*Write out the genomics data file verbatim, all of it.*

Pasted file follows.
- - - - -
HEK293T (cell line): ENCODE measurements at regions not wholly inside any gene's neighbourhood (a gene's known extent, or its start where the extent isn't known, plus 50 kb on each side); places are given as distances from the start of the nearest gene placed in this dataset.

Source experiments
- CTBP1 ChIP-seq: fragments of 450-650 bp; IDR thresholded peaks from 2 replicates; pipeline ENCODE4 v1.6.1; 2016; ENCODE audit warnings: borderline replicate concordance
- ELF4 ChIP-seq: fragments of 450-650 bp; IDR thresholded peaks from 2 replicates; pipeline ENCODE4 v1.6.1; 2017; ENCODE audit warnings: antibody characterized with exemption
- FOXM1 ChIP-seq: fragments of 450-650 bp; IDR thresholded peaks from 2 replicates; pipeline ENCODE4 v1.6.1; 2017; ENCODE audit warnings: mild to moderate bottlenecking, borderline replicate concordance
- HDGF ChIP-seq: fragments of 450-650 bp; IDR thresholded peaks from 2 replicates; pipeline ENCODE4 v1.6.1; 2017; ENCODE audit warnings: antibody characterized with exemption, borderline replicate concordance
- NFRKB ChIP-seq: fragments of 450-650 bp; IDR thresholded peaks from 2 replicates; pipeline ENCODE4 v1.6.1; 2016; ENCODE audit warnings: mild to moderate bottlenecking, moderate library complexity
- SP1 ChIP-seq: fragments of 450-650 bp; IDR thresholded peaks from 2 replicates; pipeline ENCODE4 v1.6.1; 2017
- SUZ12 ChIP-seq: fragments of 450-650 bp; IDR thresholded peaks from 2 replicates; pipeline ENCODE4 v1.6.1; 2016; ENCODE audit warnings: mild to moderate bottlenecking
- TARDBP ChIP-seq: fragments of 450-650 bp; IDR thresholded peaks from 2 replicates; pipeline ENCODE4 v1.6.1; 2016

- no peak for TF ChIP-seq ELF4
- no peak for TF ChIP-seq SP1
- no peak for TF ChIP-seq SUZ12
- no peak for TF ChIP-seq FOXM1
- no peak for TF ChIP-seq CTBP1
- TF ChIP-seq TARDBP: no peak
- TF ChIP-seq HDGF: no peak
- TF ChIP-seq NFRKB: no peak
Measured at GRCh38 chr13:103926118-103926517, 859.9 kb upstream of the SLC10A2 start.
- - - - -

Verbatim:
HEK293T (cell line): ENCODE measurements at regions not wholly inside any gene's neighbourhood (a gene's known extent, or its start where the extent isn't known, plus 50 kb on each side); places are given as distances from the start of the nearest gene placed in this dataset.

Source experiments
- CTBP1 ChIP-seq: fragments of 450-650 bp; IDR thresholded peaks from 2 replicates; pipeline ENCODE4 v1.6.1; 2016; ENCODE audit warnings: borderline replicate concordance
- ELF4 ChIP-seq: fragments of 450-650 bp; IDR thresholded peaks from 2 replicates; pipeline ENCODE4 v1.6.1; 2017; ENCODE audit warnings: antibody characterized with exemption
- FOXM1 ChIP-seq: fragments of 450-650 bp; IDR thresholded peaks from 2 replicates; pipeline ENCODE4 v1.6.1; 2017; ENCODE audit warnings: mild to moderate bottlenecking, borderline replicate concordance
- HDGF ChIP-seq: fragments of 450-650 bp; IDR thresholded peaks from 2 replicates; pipeline ENCODE4 v1.6.1; 2017; ENCODE audit warnings: antibody characterized with exemption, borderline replicate concordance
- NFRKB ChIP-seq: fragments of 450-650 bp; IDR thresholded peaks from 2 replicates; pipeline ENCODE4 v1.6.1; 2016; ENCODE audit warnings: mild to moderate bottlenecking, moderate library complexity
- SP1 ChIP-seq: fragments of 450-650 bp; IDR thresholded peaks from 2 replicates; pipeline ENCODE4 v1.6.1; 2017
- SUZ12 ChIP-seq: fragments of 450-650 bp; IDR thresholded peaks from 2 replicates; pipeline ENCODE4 v1.6.1; 2016; ENCODE audit warnings: mild to moderate bottlenecking
- TARDBP ChIP-seq: fragments of 450-650 bp; IDR thresholded peaks from 2 replicates; pipeline ENCODE4 v1.6.1; 2016

- no peak for TF ChIP-seq ELF4
- no peak for TF ChIP-seq SP1
- no peak for TF ChIP-seq SUZ12
- no peak for TF ChIP-seq FOXM1
- no peak for TF ChIP-seq CTBP1
- TF ChIP-seq TARDBP: no peak
- TF ChIP-seq HDGF: no peak
- TF ChIP-seq NFRKB: no peak
Measured at GRCh38 chr13:103926118-103926517, 859.9 kb upstream of the SLC10A2 start.